We Aren’t Models!


We aren’t models! Anybody who has looked at our photos will have noticed this… but what I really want to say is that every photo you see in Bicycle Quarterly, on this blog and on the Compass web site is totally authentic. It’s not a posed shot with – yes – a model gazing wistfully over a mountain landscape, where you instinctively feel that they’ve come up here in a van and there is a second truck parked nearby with equipment and perhaps a third one for the catering.


The riders in our photos actually rode their bikes to the location. The camera was carried in a handlebar bag. We may ride back and forth a few times to get the shot “just right”, but that is it. Our photos record actual rides.


In the photos that accompany BQ’s bike tests, you see the actual testers on the actual test rides. To us, that authenticity is important. We want to give you as much of the experience of being there as possible.

Even our famous “To us, it’s just another road” tire ad (above) was shot during a bicycle tour. The lighting was just right, the road looked great and we seized the opportunity.


Shooting photos during our rides keeps our marketing budget small. Those vans, equipment trucks and catering cost a lot of money. Professional photo shoots result in beautiful images, but another way to get great shots is to go out again and again, until everything turns out just right. Since we ride a lot, we get plenty of opportunities… and great rides make for much better stories than great photo shoots!

About Jan Heine, Editor, Bicycle Quarterly

Spirited rides that zig-zag across mountain ranges. Bicycle Quarterly magazine and its sister company, Compass Cycles, that turns our research into the high-performance components we need for our adventures.
This entry was posted in Bicycle Quarterly Back Issues, Rides, Testing and Tech. Bookmark the permalink.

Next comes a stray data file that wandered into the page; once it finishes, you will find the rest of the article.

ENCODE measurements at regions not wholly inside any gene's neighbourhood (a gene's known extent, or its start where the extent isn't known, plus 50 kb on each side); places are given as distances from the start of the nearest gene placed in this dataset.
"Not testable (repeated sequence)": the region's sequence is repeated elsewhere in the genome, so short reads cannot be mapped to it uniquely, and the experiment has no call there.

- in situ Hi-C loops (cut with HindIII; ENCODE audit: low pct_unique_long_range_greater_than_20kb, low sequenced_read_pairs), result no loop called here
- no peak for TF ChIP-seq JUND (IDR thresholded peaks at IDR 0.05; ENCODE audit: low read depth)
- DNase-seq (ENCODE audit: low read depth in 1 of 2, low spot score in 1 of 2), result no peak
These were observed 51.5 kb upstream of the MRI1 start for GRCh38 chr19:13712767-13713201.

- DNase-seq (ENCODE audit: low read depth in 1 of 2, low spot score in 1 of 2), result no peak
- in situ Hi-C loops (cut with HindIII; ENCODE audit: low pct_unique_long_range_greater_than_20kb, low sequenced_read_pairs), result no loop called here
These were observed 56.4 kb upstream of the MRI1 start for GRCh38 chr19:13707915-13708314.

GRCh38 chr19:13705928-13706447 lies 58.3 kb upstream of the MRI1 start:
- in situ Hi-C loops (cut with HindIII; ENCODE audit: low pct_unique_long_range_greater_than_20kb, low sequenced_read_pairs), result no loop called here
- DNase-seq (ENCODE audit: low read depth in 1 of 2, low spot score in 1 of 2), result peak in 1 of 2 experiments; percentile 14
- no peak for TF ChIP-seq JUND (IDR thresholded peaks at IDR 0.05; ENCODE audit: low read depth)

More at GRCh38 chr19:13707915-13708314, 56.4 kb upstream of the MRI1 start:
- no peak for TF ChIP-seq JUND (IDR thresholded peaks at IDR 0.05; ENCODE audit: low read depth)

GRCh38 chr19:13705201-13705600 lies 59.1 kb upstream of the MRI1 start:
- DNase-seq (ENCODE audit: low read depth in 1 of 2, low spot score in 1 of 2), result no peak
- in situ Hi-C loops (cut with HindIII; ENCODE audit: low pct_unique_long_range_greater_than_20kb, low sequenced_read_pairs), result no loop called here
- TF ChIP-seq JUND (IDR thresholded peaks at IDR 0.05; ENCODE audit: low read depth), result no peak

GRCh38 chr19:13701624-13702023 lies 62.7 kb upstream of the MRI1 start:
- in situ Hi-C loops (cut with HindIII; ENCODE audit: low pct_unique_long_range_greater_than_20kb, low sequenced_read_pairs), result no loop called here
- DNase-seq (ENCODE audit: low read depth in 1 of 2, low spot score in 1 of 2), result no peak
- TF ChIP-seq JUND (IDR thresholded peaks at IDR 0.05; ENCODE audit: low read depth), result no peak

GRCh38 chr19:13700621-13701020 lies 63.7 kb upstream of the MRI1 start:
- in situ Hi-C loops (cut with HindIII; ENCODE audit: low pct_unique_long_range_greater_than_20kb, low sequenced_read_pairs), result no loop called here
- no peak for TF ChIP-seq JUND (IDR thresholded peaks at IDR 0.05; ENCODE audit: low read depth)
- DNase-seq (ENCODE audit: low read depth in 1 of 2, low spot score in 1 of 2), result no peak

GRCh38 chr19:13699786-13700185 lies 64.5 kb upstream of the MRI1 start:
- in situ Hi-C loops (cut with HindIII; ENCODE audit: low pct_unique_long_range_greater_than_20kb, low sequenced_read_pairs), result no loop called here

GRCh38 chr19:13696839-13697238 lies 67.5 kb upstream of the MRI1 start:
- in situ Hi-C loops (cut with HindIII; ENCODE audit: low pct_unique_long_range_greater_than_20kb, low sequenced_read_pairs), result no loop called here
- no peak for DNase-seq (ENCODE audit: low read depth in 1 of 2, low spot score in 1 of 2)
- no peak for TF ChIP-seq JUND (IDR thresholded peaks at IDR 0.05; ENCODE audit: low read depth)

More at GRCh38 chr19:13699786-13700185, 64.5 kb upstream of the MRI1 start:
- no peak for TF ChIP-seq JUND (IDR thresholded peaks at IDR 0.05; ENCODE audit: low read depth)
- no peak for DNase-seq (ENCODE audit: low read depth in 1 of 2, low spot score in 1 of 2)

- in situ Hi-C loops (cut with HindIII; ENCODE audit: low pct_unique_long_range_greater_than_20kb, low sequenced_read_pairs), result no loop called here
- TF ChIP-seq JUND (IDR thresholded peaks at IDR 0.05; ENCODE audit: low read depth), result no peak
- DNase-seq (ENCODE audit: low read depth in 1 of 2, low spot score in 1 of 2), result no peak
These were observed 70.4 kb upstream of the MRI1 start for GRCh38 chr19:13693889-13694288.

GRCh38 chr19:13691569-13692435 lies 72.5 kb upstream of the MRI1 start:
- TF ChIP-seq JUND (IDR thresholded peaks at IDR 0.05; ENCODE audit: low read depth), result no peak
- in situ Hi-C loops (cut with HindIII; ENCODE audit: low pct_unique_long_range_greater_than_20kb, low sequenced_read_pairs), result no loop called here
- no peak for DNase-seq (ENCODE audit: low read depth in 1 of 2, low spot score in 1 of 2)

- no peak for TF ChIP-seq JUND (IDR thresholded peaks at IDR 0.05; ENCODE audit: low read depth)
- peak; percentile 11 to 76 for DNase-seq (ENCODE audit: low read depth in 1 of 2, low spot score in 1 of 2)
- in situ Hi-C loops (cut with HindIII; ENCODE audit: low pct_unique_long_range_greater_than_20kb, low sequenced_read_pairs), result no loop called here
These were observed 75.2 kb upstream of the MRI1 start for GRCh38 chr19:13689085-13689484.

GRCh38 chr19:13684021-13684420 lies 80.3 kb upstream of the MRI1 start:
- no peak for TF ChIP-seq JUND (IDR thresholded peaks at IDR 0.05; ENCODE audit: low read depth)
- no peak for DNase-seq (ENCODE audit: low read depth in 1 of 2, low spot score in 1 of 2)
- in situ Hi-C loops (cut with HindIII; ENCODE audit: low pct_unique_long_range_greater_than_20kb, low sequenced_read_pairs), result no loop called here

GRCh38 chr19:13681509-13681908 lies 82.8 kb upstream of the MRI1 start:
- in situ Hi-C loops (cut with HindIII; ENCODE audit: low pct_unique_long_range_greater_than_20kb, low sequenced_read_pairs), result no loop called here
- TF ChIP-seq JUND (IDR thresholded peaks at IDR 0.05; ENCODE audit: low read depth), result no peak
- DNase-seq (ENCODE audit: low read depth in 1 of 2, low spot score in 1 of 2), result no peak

14 Responses to We Aren’t Models!

  1. starground says:

    Reality works for me! 🙂

  2. heavyman927 says:

    What can I say? Great shots!

  3. Hifast says:

    In photography, quantity yields quality.

    And thank heavens the cost, time, and luck required for film have yielded to free, reliable, immediately available, and virtually unlimited digital images.

  4. Xavier says:

    It works great for me, too. At the same time I see more and more talented professional photographers also riding their bikes and bringing beautiful photos back. I think about Matthieu Lifschitz or the pictures I see in Bunyan Velo for example.

  5. Tom is Seattle says:

    Please consider writing a piece for BQ about how your team gets the great photos in the real world? How do you decide where a good shot will be? How to you keep your camera protected but handy? Any special strategies for dealing with weather? Any tips for us amateurs to capture our adventure rides on “film”? etc.

    • I do support this idea.

    • We’ve been thinking about a ‘Behind the Scenes at BQ’ feature. The main issue with getting photos of high-enough quality for print is that the equipment is large and heavy. You really need a DSLR, and the best lenses for sports photography are quite large, too. There is a big difference in how quickly different lenses focus, especially for Nikon, so choose your lens carefully. As to weather protection, fortunately, the professional camera equipment is rugged and designed to be used in the rain… For social media, a smaller camera is sufficient – the image quality doesn’t need to be so high. A handlebar bag is a great place to carry a camera.

      As to image composition, light conditions, etc., part of it is luck (weather) and part of it is seizing the photo opportunities when they present themselves.

  6. Stephen D Bamford says:

    Rock on! You guys are the real thing!

  7. Brian says:

    I really enjoy knowing this. It is always a bit disconcerting when some major “bike” magazines obviously have someone who doesn’t ride a bike posing next to it. You can just tell by how they are standing or how they are wearing their helmet that they have never done that before.

  8. Dana Shifflett says:

    Well, nuts.
    I wanted to drive the catering truck.

  9. Rick Harker says:

    Whaaaat! For nearly all the photos you’ve selected to accompany your stories they have been perfect for the occasion. You can also write poetically about the ride but without those photos to fill in the imagination it may be obscured.
    Keep up the natural shots Jan.

  10. Conrad says:

    If you weren’t keepin’ it real I wouldn’t subscribe! Keep up the good work

  11. Everytime I see the Ortlieb catalog I try to guess how much crushed paper they have inside their bags.

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